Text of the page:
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Discussion Starter #1
Well, my last thread featured a FBE hollow form that I cut through during hollowing which is pretty indicative of how my turning has been going lately. I had one last piece of spalted FBE and I was in serious need of a win. After a long day of working with this soft, tear prone chunk I finally completed a piece to my liking. It's 7.5" tall x 6.5" wide, unfinished. 1/8" walls and 7/16" hole. Critiques and finishing suggestions are always appreciated.
 

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Discussion Starter #3
Love the wood. The combination of color and form are celestial. How do you clear shavings from a 7/16 hole?
Thanks. Dust and chips will come out with compressed air. Curls have to be pulled out with a hooked wire. It's a 15 second cut followed by 1 or 2 minutes of clearing, measure, repeat, over and over and over...
 

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:thumbsup: Those are brilliant , as the man said , Celestial .

They put me in mind of how the turned Norfolk Pine lampshades and tea lights look before they are oiled and lit up
 

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Well that's a fantastic way to get out of the everything-I-make-breaks run you've been having.

Serious respect, there's no way I could hollow something through a hole even twice that diameter.

Since you asked for finishing advice ... take this with as many grains of salt as you can find ... I'd be tempted to try deliberately allowing a finish to run and streak on the outside of this one, kind of like a potter does with slip glaze.

Maybe dipping the form into a vat of finish, then hanging it up to dry (holding onto it with a bent wire coat hanger inserted into the top) and letting the finish run down the outside.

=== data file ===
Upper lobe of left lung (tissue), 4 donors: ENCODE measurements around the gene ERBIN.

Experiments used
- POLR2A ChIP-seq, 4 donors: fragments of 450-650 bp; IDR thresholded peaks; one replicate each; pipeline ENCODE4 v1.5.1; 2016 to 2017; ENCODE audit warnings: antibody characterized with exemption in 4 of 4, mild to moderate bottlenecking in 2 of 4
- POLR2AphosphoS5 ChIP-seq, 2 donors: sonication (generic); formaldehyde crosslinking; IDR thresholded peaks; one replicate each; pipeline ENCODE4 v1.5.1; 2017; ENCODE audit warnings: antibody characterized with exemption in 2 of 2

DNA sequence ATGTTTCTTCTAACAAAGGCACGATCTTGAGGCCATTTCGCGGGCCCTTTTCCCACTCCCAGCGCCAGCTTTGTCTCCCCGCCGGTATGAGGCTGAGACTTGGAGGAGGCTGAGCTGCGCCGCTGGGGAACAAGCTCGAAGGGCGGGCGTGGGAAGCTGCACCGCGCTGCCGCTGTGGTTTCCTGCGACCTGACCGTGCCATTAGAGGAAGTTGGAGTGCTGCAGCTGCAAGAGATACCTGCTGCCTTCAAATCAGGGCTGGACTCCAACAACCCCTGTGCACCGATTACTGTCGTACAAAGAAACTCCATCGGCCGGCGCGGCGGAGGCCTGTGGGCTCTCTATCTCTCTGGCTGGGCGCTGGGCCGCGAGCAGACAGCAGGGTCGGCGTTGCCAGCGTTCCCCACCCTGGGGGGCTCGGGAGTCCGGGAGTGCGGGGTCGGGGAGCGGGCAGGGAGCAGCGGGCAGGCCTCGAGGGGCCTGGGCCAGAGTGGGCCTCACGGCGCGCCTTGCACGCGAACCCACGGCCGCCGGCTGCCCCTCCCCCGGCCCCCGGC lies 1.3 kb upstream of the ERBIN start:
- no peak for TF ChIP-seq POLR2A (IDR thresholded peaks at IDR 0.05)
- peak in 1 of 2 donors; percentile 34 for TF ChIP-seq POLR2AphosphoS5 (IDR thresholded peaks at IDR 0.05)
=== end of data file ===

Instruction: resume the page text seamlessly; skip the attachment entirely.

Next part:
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Discussion Starter #8
duncsuss said:
Well that's a fantastic way to get out of the everything-I-make-breaks run you've been having.

Serious respect, there's no way I could hollow something through a hole even twice that diameter.

Since you asked for finishing advice ... take this with as many grains of salt as you can find ... I'd be tempted to try deliberately allowing a finish to run and streak on the outside of this one, kind of like a potter does with slip glaze.

Maybe dipping the form into a vat of finish, then hanging it up to dry (holding onto it with a bent wire coat hanger inserted into the top) and letting the finish run down the outside.
Sounds cool but I'm not sure I've got the guts. Have you done it or seen it done, or is that an original burst of creativity?
 

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Have you done it or seen it done, or is that an original burst of creativity?
Never seen it done in the context of wood, but I'm not sure it counts as "original" -- or "creativity" for that matter :laughing:

I know a couple of potters and have seen them dip pots into glaze before kilning.